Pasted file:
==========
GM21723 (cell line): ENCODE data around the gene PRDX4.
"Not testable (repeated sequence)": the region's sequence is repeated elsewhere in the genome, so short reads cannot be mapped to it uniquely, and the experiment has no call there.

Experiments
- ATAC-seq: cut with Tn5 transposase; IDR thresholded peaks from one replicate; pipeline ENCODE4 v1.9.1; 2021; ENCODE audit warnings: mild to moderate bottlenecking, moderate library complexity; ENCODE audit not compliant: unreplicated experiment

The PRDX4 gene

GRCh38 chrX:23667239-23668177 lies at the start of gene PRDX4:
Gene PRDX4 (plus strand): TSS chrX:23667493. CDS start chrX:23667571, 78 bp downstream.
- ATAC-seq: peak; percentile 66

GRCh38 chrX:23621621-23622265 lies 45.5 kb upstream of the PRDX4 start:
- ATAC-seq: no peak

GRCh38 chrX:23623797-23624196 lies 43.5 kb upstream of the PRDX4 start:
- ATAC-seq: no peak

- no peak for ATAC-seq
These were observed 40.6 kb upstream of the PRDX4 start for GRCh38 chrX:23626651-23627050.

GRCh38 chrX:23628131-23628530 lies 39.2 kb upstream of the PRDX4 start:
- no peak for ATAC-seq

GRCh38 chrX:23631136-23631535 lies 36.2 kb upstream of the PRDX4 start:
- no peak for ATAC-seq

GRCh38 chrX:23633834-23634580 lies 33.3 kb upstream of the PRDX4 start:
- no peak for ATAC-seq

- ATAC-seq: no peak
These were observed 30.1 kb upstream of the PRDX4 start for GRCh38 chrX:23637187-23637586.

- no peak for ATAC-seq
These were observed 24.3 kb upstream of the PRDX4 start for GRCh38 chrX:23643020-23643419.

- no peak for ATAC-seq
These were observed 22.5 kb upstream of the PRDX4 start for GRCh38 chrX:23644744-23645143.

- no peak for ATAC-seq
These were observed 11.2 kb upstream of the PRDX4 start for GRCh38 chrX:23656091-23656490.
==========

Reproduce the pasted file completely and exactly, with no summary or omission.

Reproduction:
GM21723 (cell line): ENCODE data around the gene PRDX4.
"Not testable (repeated sequence)": the region's sequence is repeated elsewhere in the genome, so short reads cannot be mapped to it uniquely, and the experiment has no call there.

Experiments
- ATAC-seq: cut with Tn5 transposase; IDR thresholded peaks from one replicate; pipeline ENCODE4 v1.9.1; 2021; ENCODE audit warnings: mild to moderate bottlenecking, moderate library complexity; ENCODE audit not compliant: unreplicated experiment

The PRDX4 gene

GRCh38 chrX:23667239-23668177 lies at the start of gene PRDX4:
Gene PRDX4 (plus strand): TSS chrX:23667493. CDS start chrX:23667571, 78 bp downstream.
- ATAC-seq: peak; percentile 66

GRCh38 chrX:23621621-23622265 lies 45.5 kb upstream of the PRDX4 start:
- ATAC-seq: no peak

GRCh38 chrX:23623797-23624196 lies 43.5 kb upstream of the PRDX4 start:
- ATAC-seq: no peak

- no peak for ATAC-seq
These were observed 40.6 kb upstream of the PRDX4 start for GRCh38 chrX:23626651-23627050.

GRCh38 chrX:23628131-23628530 lies 39.2 kb upstream of the PRDX4 start:
- no peak for ATAC-seq

GRCh38 chrX:23631136-23631535 lies 36.2 kb upstream of the PRDX4 start:
- no peak for ATAC-seq

GRCh38 chrX:23633834-23634580 lies 33.3 kb upstream of the PRDX4 start:
- no peak for ATAC-seq

- ATAC-seq: no peak
These were observed 30.1 kb upstream of the PRDX4 start for GRCh38 chrX:23637187-23637586.

- no peak for ATAC-seq
These were observed 24.3 kb upstream of the PRDX4 start for GRCh38 chrX:23643020-23643419.

- no peak for ATAC-seq
These were observed 22.5 kb upstream of the PRDX4 start for GRCh38 chrX:23644744-23645143.

- no peak for ATAC-seq
These were observed 11.2 kb upstream of the PRDX4 start for GRCh38 chrX:23656091-23656490.